PMS update

pmslogo_small-1Thankfully, we are entering the final phase of the PMS crisis. I hear that the number of calls to the PMS office has increased in recent days with savers inquiring about when they might receive their money. Here’s the latest update from the Administrator. It looks like the envelopes with the cheques will be falling through the letter boxes before the end of July.

I can now confirm that my application for the Scheme of Arrangement to be sanctioned by the Court will be heard next Monday, 4th July 2011. On the assumption that sanction is obtained on that day, my plans are to draw down the funding available from the Department of Enterprise Trade and Investment (Northern Ireland) which should enable me to issue cheques to members and creditors before the end of July 2011 .

And here is the latest statement from Mr Boyd following yesterday’s court decision:

I am pleased to say that the Court has formally sanctioned the Scheme of Arrangement and that the Scheme Supervisors can now proceed to draw down the funds and issue cheques this month to members and creditors once certain pre-conditions have been satisfied.  I am currently working through the pre-conditions with my legal team and will update members and creditors shortly when I have a more precise date for drawing down the funds and making distributions.

I fully understanding that awaiting the outcome of the necessary legal process surrounding the Scheme of Arrangement has been stressful for members and creditors and I would like to thank you for your patience.

Evangelical Ministry Assembly

This week I attended the Evangelical Ministry Assembly in St Helen’s, Bishopsgate, London, and as well as enjoying the excellent addresses on the theme “Preaching that Connects”, I had the opportunity of catching up with some fellow pastors from the “mainland”. The EMA has grown in numbers in the past 29 years and all 850 places were booked by early April this year. The Assembly plans to move to the Barbican in 2013 so that they can accommodate many more people. It’s a good opportunity for evangelical ministers from many different denominations in the UK to share together. The conversations away from the formal sessions centred on the significant moves that are taking place in the churches in Scotland and England. Continue reading “Evangelical Ministry Assembly”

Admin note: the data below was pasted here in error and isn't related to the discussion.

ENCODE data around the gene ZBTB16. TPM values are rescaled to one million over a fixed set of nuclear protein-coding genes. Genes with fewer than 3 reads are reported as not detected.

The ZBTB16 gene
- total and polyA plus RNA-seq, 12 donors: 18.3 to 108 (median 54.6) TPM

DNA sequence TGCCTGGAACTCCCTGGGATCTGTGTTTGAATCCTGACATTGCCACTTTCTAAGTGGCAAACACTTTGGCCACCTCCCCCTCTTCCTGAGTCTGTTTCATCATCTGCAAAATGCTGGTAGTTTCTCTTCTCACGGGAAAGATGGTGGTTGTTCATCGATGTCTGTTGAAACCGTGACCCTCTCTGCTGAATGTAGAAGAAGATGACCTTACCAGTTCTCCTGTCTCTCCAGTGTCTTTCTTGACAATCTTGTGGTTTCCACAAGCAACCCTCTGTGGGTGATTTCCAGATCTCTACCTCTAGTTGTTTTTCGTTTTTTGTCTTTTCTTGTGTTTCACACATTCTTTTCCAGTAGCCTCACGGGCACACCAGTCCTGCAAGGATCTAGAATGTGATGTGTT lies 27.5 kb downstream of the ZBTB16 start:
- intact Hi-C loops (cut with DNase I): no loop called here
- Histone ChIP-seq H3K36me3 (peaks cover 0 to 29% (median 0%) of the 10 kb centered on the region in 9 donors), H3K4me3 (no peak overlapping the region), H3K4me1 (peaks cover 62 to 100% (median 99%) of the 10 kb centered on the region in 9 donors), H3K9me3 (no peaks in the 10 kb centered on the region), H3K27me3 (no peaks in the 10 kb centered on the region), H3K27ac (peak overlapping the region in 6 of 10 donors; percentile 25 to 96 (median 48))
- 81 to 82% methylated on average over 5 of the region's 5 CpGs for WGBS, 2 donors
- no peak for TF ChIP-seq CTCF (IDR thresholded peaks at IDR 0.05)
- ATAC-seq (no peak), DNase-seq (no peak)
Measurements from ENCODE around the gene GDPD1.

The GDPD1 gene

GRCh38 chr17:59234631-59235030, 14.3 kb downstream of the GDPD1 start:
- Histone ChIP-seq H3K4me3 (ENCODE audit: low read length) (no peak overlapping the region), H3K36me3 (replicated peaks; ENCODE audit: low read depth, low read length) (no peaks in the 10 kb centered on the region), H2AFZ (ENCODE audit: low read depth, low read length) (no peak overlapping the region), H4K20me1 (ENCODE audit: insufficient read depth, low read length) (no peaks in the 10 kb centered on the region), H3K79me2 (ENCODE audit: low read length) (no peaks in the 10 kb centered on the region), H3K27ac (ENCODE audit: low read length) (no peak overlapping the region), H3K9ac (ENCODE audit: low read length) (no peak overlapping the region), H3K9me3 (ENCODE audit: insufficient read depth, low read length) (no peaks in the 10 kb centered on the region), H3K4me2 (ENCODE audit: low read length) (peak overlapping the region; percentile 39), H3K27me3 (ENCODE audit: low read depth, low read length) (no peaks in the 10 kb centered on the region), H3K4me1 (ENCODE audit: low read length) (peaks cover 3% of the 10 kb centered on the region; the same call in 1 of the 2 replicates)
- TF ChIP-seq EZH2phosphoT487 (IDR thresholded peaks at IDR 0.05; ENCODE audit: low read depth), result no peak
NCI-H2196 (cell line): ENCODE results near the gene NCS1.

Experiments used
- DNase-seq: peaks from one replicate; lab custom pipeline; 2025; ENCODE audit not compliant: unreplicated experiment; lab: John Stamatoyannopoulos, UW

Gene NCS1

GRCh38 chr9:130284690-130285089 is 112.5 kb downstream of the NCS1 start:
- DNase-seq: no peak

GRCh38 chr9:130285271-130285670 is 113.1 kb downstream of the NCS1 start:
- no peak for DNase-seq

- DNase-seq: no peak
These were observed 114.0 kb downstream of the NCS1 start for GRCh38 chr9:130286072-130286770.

Window on the World

imgresMost Sunday evening we include an item in our worship service which we call “Window on the World”. It’s an opportunity for us to consider what is going on in our world beyond the narrow confines of congregational life.  This weekend, George Ruddock, one of our members who has been a teacher in India for many years, opened the Window on the World for us. His insightful comments and anecdotes are an excellent summary of the changing face of global Christianity. This is what George said:

There are three main things to I would like to report.

The first is that the church in India has no intention of dying out. In Britain, church attendance is falling and Christian witness seems to be reaching far too small a circle.   The Indian church has its problems. The church needs good leadership. It needs to maintain Biblical principles and teaching. Some Christian groups are very poor and need resources. There are far too many denominations and too much rivalry between them.  Nothing strange about that. More Asian is the fact that Christians are under constant danger of persecution – from the authorities, from the community, or at the level of family.  But in general, the church is thriving. Churches in South India are overflowing.  And in many other places right across Asia, the church is growing.

The second thing is that missionaries are moving into the most unlikely places. Each weekend up to Christmas, I visited the 13-year old boys’ dormitory to inspect their rooms and to give them marks for tidiness. And of course, I talked to them.  I did not teach them. There are three boys in the dormitory, from Scotland, England and the USA, whose parents all work in Outer Mongolia. I said “Do you all live in Ullan Batoor?” – and they laughed. “That’s how foreigners all say it! When you get there, remember to say Illan Batter.” But who would have thought, 20 years ago, that Christians might run a Bible College in Outer Mongolia?